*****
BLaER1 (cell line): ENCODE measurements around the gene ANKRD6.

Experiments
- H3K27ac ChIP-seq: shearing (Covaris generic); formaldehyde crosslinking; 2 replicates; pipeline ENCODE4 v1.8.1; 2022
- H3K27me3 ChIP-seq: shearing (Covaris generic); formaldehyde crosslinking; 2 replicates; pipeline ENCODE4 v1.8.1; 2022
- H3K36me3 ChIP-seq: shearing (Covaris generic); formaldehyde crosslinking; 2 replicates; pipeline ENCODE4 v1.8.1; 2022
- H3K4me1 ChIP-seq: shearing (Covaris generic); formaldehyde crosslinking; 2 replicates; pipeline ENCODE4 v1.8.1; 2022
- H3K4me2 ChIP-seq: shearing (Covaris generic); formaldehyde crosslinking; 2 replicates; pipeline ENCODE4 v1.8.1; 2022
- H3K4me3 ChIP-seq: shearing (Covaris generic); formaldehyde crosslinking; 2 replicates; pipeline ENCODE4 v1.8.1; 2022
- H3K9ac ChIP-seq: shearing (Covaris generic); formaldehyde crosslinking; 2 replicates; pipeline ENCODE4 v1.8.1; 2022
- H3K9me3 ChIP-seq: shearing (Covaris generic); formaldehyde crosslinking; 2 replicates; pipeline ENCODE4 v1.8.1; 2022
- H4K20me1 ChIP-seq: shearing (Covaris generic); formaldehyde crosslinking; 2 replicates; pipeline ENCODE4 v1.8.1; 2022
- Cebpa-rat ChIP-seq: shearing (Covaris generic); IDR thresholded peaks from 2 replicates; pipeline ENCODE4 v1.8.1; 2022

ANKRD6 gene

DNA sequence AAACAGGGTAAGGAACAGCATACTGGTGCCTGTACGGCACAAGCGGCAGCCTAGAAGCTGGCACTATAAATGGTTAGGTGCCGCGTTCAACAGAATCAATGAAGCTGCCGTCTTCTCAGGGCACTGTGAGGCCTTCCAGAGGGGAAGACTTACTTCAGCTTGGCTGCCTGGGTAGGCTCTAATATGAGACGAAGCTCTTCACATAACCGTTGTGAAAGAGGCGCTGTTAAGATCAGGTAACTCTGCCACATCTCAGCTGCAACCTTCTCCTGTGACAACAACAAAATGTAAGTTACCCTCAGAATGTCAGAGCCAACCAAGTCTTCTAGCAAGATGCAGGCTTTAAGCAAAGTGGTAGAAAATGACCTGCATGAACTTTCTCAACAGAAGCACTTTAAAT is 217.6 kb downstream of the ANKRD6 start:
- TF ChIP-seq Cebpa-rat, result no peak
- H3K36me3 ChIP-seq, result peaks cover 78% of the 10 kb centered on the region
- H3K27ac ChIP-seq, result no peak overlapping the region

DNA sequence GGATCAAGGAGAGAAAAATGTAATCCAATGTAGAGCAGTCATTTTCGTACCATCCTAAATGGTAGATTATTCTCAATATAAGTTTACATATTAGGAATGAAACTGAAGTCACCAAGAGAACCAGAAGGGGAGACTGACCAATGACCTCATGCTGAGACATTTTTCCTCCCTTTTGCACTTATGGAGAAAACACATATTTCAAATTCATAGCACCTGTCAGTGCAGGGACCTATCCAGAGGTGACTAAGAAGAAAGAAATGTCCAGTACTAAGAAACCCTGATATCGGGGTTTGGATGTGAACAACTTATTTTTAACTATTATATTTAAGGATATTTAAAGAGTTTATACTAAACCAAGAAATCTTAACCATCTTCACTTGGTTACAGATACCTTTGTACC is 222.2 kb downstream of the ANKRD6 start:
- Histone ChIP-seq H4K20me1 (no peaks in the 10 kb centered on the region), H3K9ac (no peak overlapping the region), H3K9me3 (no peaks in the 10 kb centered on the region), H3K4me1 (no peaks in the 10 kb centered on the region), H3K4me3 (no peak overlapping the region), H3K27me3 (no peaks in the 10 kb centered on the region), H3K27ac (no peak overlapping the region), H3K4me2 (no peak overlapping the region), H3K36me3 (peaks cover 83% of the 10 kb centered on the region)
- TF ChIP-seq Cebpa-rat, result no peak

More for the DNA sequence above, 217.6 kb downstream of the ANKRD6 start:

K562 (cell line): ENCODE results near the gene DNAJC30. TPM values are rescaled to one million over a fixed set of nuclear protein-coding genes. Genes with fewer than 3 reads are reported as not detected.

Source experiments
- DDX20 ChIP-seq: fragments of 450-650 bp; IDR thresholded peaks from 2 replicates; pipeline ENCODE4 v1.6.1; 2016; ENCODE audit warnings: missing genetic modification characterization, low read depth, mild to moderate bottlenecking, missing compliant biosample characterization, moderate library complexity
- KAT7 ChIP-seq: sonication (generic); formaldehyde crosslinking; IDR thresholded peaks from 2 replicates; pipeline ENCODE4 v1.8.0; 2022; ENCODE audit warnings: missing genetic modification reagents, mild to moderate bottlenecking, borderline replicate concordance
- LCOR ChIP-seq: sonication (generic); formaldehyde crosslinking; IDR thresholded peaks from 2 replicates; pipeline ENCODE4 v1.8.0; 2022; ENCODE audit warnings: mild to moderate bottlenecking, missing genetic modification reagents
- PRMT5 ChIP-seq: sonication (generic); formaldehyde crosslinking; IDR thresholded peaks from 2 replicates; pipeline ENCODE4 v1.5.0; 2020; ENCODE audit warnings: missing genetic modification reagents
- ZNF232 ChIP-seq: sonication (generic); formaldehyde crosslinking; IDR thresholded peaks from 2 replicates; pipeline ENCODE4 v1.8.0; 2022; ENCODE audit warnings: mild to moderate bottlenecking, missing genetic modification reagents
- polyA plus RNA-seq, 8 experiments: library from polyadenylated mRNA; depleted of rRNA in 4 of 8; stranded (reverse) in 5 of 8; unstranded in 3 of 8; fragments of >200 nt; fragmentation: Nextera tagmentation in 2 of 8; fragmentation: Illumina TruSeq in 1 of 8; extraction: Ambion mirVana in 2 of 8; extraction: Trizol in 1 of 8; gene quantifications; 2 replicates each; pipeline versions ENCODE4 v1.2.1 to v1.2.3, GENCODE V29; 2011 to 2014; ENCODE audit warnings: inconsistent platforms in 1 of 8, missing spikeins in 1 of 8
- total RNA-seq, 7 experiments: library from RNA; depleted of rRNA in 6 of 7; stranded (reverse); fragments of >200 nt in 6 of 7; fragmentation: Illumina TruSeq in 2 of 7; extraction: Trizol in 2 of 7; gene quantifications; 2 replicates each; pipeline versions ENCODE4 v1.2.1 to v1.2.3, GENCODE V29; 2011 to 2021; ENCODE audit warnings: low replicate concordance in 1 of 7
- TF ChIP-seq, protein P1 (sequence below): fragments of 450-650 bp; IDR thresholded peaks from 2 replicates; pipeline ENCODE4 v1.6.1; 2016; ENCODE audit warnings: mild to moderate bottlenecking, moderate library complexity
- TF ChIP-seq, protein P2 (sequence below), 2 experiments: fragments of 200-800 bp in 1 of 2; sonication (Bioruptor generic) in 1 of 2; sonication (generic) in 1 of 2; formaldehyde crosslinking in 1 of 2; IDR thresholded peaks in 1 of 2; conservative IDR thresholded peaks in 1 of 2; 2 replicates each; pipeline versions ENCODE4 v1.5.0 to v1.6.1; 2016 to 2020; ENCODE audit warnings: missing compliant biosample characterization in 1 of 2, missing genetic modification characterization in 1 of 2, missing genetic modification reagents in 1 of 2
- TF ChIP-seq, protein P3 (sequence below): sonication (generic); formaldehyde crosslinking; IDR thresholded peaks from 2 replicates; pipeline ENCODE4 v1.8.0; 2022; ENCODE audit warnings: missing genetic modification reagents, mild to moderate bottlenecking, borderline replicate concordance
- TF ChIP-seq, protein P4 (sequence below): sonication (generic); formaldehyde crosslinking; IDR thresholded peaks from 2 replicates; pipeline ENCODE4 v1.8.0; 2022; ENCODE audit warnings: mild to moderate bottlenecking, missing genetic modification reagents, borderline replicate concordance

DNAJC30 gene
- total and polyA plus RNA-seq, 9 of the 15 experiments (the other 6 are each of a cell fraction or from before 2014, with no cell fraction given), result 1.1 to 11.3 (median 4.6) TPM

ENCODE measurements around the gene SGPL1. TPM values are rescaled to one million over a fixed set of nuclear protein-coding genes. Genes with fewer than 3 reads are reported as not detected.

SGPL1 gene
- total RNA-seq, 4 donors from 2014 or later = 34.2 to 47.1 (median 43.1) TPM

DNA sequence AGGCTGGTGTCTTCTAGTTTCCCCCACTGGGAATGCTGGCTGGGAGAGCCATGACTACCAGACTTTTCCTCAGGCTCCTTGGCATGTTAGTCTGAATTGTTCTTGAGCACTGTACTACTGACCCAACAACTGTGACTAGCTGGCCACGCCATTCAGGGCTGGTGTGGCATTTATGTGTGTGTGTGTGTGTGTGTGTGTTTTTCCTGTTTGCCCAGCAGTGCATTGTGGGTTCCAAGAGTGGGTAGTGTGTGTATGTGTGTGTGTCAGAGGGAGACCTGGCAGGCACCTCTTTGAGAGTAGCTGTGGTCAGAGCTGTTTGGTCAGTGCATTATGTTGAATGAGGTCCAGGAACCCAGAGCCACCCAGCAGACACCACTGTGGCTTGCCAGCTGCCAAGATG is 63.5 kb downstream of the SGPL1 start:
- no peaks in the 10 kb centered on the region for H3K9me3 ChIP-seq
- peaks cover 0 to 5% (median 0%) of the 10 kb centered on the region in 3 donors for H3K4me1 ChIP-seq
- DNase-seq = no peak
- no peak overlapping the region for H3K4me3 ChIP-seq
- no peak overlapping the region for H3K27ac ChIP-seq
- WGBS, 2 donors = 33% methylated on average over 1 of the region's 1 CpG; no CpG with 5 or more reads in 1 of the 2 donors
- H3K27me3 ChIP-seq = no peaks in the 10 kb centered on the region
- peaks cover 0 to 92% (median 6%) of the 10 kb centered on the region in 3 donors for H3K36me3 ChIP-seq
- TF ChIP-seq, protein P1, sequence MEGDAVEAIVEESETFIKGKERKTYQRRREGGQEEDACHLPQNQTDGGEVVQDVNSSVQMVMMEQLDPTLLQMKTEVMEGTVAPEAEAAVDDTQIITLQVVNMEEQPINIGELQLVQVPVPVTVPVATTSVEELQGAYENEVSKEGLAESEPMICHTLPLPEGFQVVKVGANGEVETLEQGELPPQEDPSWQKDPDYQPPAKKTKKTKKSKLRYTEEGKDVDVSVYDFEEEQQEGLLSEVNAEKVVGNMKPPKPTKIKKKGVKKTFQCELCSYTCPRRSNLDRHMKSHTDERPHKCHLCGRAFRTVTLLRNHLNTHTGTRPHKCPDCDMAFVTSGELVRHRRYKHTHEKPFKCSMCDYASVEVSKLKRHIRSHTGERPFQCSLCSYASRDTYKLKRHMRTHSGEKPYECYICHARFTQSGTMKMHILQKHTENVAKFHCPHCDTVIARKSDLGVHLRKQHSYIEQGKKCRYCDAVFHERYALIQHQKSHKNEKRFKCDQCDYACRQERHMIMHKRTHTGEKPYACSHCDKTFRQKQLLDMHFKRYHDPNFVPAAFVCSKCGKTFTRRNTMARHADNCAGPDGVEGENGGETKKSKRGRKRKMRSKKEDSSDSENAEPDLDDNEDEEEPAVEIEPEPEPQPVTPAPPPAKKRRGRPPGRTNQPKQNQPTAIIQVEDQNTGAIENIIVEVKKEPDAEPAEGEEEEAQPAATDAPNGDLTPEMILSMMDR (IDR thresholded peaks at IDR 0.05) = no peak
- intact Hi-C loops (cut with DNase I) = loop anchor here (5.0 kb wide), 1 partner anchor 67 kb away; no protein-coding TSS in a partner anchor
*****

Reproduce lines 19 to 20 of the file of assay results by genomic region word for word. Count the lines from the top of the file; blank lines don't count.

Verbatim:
- Histone ChIP-seq H4K20me1 (no peaks in the 10 kb centered on the region), H3K9ac (no peak overlapping the region), H3K9me3 (no peaks in the 10 kb centered on the region), H3K4me1 (no peaks in the 10 kb centered on the region), H3K4me3 (no peak overlapping the region), H3K27me3 (no peaks in the 10 kb centered on the region), H3K27ac (no peak overlapping the region), H3K4me2 (no peak overlapping the region), H3K36me3 (peaks cover 83% of the 10 kb centered on the region)
- TF ChIP-seq Cebpa-rat, result no peak